The recurrence of breast cancer is something no one wants to face. The majority of individuals diagnosed with breast cancer will never experience recurrence of their disease. However, if it does happen, breast cancer recurrence can be effectively treated most of the time.
Many women have no more problems after their original treatment for breast cancer. But sometimes breast cancer comes back. This can be a shock and you might need time to deal with the information your team gives you.
Breast cancer remains a deadly disease, even with all the recent technological advancements. Breast cancer recurrence is clinically a huge problem and one that is largely not well understood. Over the years, a number of factors have been studied with an overarching aim of being able to prognose recurrent disease.
Skip to Content. Use the menu to see other pages. This section explains the types of treatments that are the standard of care for early-stage and locally advanced breast cancer.
Steady rates of recurrence in women with estrogen receptor-positive disease could influence decisions about long-term therapy. Even 20 years after a diagnosis, women with a type of breast cancer fueled by estrogen still face a substantial risk of cancer returning or spreading, according to a new analysis from an international team of investigators published in the New England Journal of Medicine. Standard treatment for estrogen receptor-positive, or ER-positive, breast cancer includes five years of the endocrine-based treatments tamoxifen or aromatase inhibitors, both of which are taken daily as a pill.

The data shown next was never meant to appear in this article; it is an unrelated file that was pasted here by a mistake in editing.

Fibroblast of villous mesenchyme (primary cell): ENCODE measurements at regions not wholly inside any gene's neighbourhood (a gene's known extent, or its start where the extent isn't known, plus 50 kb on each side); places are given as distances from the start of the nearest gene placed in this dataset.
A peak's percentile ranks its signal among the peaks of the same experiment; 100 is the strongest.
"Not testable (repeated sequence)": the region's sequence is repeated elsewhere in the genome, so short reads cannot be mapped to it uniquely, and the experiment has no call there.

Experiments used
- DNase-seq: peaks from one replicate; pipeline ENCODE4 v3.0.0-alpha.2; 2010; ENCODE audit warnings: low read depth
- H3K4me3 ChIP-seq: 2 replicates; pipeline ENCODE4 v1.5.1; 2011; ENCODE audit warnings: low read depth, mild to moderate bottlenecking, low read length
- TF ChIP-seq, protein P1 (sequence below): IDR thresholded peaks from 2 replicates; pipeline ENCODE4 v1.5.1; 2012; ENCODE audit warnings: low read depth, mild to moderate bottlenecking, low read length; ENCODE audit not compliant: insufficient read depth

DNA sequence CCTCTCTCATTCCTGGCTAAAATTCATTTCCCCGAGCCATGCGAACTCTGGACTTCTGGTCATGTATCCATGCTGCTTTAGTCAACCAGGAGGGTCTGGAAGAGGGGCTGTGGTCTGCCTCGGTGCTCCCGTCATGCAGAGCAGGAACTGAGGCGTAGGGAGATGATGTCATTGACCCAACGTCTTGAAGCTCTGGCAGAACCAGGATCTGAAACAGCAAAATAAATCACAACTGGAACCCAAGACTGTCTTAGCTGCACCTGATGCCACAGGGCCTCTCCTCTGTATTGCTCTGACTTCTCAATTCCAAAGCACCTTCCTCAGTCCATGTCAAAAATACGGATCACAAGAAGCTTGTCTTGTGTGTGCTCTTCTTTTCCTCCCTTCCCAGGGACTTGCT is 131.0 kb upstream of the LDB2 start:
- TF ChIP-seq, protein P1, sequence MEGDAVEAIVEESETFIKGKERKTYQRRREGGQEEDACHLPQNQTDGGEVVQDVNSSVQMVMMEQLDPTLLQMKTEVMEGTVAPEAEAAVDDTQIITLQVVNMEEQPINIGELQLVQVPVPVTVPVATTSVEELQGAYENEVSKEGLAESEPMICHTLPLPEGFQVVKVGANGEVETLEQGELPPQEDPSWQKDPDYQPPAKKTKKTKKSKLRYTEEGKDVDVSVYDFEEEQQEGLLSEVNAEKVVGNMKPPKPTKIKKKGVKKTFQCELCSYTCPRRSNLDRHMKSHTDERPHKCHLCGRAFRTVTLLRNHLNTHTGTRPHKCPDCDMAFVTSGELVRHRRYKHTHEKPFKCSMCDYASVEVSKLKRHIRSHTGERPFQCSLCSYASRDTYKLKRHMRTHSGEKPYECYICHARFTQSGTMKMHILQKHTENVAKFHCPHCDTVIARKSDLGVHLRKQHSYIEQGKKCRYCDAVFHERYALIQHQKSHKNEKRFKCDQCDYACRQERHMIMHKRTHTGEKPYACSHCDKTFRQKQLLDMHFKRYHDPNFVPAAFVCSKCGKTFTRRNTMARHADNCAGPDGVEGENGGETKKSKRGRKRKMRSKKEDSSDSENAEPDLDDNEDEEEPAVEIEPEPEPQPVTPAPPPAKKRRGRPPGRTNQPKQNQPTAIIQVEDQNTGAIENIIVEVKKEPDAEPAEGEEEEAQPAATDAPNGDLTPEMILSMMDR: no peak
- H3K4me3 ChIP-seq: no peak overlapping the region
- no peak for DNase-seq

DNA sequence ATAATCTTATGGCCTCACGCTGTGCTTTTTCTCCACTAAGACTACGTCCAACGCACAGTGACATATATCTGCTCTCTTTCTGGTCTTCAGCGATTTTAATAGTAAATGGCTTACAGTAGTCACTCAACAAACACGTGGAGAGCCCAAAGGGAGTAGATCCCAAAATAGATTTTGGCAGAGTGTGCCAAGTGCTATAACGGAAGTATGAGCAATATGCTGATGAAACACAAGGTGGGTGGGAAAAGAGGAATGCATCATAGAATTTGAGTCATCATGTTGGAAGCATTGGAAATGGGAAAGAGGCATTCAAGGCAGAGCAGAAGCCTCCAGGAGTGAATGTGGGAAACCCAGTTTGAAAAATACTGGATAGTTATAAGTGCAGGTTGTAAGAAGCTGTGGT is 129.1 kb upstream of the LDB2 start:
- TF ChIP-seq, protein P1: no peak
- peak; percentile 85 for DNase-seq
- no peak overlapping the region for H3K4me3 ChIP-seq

This is called recurrent breast cancer and it can appear in the breast after a lumpectomy, the chest area after a mastectomy, or in more distant parts of the body. The likelihood of a recurrent case depends on many factors, including the specific type of cancer including hormone receptors, the stage at diagnosis, and your genetic makeup. A lumpectomy is typically followed by radiation which reduces the risk of cancer returning in the breast.
A breast cancer recurrence, or "recurrent breast cancer," is cancer that has come back in the same or opposite breast or chest wall after a period of time when the cancer couldn't be detected. During surgery to remove an original diagnosis of breast cancer lumpectomy or mastectomythe surgeon removes all the cancer that can be seen and felt. But tests for cancer aren't sensitive enough to detect tiny groups of cancer cells that may be left over after surgery.
Skip to Content. For her, medicine is not just a profession but also a calling. She completed her residency training in Anatomic and Clinical Pathology at Duke University and is a board-certified fellow of the College of American Pathologists.